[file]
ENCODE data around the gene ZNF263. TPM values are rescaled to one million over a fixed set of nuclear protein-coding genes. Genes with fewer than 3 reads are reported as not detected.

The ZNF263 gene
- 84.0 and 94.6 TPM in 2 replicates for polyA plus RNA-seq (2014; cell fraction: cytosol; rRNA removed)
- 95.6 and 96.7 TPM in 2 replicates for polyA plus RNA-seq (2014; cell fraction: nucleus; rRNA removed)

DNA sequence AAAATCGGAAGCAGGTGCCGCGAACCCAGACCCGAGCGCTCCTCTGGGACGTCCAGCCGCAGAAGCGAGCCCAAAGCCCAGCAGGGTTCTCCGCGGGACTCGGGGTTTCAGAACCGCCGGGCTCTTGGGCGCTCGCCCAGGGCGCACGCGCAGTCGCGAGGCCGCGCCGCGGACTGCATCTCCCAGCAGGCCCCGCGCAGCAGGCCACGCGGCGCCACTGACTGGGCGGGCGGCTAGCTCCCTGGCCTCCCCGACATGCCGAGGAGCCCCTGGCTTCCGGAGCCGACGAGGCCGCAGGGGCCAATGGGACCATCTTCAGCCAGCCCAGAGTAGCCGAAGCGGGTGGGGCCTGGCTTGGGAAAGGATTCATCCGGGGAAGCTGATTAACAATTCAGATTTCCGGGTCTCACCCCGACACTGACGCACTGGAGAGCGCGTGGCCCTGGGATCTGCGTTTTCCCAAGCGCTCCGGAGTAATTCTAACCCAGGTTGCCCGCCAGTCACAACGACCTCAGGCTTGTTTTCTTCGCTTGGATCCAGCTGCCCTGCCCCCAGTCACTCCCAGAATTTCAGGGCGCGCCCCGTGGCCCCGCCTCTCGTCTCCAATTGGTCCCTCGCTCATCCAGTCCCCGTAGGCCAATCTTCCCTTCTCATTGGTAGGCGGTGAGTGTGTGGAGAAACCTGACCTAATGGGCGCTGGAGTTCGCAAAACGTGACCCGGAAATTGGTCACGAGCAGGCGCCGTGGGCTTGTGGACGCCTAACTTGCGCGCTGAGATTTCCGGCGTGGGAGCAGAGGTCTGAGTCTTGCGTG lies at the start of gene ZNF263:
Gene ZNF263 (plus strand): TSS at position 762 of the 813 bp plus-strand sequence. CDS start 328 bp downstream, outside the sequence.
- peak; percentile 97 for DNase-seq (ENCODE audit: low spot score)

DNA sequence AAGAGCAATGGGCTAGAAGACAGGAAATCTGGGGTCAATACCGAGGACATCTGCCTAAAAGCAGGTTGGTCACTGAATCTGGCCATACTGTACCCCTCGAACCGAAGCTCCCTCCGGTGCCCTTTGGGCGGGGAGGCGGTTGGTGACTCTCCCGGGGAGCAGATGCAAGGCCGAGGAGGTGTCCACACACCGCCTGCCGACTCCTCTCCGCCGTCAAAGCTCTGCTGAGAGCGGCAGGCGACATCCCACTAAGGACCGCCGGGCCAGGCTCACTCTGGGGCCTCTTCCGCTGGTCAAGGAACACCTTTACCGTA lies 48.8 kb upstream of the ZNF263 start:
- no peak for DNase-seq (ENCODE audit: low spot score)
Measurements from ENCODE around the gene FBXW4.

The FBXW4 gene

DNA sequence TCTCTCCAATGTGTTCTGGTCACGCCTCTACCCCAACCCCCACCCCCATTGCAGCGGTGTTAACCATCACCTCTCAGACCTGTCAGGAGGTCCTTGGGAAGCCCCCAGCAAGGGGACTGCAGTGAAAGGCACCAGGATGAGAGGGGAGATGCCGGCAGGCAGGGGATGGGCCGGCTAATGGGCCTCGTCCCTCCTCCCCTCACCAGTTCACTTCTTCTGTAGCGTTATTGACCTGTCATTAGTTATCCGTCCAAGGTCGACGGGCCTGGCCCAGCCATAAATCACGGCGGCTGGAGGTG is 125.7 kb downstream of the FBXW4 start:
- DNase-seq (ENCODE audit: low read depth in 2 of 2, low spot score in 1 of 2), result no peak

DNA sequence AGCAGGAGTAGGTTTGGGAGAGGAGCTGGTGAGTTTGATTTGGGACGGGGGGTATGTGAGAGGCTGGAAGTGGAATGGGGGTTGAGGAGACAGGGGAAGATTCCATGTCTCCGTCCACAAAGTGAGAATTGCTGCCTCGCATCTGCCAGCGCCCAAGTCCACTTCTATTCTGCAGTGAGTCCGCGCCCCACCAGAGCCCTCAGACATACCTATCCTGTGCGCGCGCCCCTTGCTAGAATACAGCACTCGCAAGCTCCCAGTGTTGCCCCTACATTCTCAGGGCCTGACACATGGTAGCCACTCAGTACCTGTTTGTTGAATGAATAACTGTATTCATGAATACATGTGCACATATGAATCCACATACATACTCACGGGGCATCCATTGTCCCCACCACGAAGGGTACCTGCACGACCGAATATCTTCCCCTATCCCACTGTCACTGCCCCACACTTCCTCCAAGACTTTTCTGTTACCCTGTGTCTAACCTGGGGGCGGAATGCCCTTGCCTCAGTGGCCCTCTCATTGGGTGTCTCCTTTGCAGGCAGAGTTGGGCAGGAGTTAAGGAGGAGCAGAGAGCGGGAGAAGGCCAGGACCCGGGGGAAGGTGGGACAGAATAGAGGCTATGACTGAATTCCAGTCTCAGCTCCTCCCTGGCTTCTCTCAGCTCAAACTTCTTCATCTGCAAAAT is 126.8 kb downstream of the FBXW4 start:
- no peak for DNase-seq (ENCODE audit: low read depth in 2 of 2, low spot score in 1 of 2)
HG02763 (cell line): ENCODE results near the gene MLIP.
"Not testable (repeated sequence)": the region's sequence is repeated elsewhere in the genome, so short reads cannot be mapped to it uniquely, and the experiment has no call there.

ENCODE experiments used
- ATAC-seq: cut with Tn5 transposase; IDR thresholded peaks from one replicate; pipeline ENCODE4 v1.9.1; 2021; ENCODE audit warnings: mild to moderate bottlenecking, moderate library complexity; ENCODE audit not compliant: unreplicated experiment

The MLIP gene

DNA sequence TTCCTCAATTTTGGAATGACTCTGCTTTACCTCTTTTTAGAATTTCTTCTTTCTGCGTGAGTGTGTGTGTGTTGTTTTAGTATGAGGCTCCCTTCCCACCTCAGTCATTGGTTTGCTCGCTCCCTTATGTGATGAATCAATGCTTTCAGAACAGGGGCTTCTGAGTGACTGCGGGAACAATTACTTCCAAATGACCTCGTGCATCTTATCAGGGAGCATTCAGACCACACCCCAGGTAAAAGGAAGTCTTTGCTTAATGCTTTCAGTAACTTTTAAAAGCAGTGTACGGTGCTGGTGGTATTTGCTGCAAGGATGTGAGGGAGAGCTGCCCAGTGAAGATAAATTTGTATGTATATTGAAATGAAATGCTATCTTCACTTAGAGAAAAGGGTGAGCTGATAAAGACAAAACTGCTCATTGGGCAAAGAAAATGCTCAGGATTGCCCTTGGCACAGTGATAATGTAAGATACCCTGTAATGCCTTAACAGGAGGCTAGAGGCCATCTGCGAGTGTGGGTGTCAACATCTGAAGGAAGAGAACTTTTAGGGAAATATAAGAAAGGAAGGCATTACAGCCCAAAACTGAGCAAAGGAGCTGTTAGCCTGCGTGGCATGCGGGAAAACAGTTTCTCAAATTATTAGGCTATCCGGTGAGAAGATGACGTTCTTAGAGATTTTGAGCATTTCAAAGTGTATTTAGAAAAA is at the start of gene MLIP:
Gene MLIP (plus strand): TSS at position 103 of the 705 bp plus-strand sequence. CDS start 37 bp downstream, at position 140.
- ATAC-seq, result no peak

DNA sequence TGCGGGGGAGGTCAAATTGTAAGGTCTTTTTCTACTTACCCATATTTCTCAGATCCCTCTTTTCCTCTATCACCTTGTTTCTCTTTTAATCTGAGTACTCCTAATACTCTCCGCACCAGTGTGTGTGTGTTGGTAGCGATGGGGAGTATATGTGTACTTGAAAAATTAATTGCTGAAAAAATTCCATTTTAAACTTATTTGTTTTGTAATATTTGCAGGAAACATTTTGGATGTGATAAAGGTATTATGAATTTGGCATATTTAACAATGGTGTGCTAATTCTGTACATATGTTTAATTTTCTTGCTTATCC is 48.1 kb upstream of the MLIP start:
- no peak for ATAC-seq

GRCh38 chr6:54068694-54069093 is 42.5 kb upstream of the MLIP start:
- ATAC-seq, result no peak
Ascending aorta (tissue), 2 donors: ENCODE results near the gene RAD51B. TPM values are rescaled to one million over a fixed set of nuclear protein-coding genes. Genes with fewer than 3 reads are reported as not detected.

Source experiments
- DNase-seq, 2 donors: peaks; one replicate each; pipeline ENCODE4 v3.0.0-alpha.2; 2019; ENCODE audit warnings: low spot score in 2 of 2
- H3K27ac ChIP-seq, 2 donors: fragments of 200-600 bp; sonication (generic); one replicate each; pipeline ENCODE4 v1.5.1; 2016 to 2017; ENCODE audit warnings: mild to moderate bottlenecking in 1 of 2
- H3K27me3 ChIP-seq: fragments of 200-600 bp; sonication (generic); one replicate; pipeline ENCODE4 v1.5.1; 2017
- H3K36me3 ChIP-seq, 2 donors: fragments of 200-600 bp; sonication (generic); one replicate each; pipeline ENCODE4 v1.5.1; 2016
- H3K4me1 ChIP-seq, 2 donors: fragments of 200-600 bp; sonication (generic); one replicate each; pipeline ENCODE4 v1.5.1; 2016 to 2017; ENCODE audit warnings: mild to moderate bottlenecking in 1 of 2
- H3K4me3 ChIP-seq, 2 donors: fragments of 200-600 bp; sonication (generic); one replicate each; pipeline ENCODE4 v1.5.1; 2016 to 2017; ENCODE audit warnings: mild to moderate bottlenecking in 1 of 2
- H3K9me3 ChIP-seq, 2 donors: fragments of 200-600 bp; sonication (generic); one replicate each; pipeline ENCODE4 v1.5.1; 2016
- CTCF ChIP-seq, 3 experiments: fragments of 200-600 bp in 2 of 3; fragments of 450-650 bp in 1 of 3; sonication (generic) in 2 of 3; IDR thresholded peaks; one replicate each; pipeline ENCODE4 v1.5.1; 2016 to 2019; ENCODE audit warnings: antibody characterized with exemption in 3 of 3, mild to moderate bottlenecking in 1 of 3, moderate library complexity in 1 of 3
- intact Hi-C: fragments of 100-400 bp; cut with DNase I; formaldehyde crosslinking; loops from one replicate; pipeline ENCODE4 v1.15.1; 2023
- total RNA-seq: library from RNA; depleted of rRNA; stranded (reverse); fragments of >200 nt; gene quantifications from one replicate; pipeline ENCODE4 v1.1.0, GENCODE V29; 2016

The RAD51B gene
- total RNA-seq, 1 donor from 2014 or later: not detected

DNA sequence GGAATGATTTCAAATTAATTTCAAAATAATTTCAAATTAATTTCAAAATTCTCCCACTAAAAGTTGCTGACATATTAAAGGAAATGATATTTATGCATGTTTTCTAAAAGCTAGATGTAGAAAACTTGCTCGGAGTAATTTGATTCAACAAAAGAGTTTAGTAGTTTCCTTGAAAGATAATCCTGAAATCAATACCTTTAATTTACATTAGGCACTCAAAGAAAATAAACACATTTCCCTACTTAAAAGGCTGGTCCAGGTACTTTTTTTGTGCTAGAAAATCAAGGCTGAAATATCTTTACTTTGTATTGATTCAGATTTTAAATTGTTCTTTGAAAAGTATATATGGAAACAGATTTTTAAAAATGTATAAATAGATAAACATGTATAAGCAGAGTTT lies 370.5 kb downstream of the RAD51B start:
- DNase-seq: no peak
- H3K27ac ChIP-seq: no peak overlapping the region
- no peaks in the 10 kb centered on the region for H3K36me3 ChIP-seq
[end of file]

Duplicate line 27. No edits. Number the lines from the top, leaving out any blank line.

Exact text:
- ATAC-seq, result no peak